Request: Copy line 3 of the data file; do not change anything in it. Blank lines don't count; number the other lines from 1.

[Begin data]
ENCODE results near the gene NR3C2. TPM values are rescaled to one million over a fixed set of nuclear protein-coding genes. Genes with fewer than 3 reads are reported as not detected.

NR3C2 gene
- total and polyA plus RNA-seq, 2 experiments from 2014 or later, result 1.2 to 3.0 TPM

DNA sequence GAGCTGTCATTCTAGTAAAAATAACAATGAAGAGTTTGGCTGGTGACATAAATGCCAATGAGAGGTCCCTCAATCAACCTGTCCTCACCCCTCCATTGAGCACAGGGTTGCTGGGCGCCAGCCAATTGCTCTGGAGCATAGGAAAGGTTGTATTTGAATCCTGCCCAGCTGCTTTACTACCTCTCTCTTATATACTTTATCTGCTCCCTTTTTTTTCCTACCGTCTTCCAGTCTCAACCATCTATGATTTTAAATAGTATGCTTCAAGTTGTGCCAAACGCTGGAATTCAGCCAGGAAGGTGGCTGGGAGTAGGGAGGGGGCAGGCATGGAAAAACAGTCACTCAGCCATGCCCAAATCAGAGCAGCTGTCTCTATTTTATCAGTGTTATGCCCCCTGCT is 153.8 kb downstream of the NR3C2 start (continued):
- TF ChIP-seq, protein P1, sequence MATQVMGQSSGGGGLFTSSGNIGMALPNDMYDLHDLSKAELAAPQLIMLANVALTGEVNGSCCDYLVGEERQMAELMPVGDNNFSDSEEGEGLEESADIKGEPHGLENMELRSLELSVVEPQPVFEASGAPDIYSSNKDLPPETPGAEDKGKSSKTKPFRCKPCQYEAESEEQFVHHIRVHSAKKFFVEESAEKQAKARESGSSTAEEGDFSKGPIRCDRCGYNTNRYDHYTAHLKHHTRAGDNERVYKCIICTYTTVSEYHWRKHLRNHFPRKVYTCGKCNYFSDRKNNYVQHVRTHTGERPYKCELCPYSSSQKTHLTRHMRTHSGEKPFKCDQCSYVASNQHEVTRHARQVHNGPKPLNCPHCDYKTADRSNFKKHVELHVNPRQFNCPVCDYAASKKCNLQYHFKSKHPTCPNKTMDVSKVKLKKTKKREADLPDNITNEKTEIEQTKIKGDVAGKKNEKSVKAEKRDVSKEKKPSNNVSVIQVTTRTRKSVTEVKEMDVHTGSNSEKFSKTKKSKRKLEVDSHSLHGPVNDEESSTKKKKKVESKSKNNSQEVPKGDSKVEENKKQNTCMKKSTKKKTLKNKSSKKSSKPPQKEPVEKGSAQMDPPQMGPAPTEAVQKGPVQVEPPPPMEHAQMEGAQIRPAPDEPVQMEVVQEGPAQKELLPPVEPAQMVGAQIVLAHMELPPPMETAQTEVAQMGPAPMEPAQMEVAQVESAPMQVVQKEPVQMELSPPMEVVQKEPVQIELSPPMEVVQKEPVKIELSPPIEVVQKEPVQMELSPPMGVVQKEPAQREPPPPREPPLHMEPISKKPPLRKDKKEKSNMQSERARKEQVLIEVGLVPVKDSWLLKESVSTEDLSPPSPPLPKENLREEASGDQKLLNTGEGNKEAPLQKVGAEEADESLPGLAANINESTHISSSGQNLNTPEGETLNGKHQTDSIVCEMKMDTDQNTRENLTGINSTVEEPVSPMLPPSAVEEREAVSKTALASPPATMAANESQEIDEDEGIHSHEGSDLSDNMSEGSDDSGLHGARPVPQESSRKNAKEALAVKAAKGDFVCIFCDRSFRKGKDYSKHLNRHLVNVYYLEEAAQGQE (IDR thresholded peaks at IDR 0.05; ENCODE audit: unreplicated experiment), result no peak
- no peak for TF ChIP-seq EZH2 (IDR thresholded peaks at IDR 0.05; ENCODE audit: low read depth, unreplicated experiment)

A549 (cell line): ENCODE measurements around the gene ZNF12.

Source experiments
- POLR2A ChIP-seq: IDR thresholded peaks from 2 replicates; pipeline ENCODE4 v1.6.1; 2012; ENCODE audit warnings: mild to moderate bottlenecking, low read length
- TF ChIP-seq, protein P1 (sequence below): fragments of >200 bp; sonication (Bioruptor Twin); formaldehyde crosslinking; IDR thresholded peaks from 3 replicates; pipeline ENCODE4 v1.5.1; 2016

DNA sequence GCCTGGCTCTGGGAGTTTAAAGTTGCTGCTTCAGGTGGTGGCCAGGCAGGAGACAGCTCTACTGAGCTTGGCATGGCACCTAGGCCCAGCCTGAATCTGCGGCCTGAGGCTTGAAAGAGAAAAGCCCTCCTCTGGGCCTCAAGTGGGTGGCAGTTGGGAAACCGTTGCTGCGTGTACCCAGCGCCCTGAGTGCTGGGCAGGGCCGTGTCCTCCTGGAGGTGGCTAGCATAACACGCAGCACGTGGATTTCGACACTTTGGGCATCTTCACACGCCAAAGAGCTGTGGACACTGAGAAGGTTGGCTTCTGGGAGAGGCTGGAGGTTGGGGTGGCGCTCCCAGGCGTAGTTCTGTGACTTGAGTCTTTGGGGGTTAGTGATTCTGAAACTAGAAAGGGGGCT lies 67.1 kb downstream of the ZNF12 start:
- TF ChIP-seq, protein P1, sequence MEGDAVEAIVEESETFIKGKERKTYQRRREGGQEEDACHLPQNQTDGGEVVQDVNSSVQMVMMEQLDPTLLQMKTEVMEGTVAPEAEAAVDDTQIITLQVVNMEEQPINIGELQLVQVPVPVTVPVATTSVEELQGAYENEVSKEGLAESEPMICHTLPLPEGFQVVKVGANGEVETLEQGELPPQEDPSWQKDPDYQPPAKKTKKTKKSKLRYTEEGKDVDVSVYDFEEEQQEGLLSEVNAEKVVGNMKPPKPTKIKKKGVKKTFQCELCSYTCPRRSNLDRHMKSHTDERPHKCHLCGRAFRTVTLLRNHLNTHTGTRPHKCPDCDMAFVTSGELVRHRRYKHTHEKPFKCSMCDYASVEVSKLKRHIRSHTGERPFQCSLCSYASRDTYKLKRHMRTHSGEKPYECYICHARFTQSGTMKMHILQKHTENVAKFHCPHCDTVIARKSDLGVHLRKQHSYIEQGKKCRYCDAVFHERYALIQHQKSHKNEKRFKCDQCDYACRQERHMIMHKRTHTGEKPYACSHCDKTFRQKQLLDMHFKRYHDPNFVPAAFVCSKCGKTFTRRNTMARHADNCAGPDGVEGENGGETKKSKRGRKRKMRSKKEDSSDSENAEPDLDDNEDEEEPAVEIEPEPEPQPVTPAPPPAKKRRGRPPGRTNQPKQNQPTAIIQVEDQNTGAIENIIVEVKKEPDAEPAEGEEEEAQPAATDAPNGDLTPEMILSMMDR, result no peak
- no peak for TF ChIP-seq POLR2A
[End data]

- total and polyA plus RNA-seq, 2 experiments from 2014 or later, result 1.2 to 3.0 TPM